Armbruster Book - Page 03
I. Nature has endowed Long Island so bountifully, that, as a matter of course, the island must become the home of millions of healthy people. Nature has provided for the wants of an untold number of generations. The salt-meadows, which we are so eager to fill in, were the main cause of Long Island being earlier settled than other regions around New York City, the salt hay having enabled the cattle of the early settlers to survive- the first years, until the land was partly cleared and plantations could be established; the salt hay was also of great importance for building farmhouses. Thus the marshes, having been polluted, are an eyesore for the present generation, but were highly appreciated by other generations. Settlements, started a half century ago on western Long Island, became soon popular but portions situated on somewhat elevated ground found no purchasers, because people were not inclined to climb hills in order to reach their homes. With the advent of the automobile these hill-sites became suddenly very desirable and quickly found buyers at greatly increased prices. These two items may help to show how the needs of the various generations differ.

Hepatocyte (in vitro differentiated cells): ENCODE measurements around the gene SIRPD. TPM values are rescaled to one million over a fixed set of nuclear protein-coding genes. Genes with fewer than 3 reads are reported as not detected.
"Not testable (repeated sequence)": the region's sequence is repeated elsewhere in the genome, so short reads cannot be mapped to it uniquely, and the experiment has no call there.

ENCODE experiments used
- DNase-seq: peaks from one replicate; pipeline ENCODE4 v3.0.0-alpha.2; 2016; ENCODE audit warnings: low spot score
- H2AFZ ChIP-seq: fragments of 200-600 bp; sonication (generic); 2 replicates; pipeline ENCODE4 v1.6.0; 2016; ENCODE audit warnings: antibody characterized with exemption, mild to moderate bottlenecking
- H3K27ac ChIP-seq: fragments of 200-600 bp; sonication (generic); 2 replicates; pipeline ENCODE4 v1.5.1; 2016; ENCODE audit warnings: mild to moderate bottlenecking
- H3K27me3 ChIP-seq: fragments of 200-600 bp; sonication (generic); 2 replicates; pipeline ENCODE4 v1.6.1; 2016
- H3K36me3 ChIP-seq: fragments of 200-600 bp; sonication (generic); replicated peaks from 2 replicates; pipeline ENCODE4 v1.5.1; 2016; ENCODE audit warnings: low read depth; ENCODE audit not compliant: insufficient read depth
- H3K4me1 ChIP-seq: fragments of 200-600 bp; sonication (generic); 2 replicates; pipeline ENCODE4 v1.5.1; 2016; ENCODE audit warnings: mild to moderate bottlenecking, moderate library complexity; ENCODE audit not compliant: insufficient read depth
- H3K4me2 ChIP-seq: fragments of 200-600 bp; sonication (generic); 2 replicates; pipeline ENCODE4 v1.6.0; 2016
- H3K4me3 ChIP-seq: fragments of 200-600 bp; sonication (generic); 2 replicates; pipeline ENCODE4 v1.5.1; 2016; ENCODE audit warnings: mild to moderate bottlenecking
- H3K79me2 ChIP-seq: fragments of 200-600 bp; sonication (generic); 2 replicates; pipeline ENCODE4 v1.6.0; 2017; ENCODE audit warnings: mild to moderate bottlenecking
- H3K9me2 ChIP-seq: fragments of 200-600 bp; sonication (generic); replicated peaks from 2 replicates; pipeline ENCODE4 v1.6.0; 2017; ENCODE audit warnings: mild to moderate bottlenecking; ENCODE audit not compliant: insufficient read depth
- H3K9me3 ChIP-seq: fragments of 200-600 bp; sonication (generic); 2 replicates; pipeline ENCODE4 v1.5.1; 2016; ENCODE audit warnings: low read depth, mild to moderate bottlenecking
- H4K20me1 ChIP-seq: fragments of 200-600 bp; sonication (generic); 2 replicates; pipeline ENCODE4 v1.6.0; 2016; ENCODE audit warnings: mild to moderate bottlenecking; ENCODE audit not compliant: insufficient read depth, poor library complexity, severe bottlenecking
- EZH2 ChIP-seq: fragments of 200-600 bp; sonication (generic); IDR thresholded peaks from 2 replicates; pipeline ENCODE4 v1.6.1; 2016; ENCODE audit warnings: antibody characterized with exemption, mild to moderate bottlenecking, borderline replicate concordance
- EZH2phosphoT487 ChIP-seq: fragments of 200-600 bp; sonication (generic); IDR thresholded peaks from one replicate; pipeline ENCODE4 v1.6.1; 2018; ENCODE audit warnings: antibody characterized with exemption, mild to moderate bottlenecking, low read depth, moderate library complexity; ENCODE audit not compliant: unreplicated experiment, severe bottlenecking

The beach along the Great South Bay was evidently destined to become one great health-resort, and the extreme ends of the island, immense playgrounds for the Long Island folks and their less fortunate neighbors. Coney Island on the west end and Montauk on the east end were a century ago considered to be of little value, compared with other land nearby. Both tracts were used as pasturage grounds for the cattle of the towns of which they formed parts. Dur-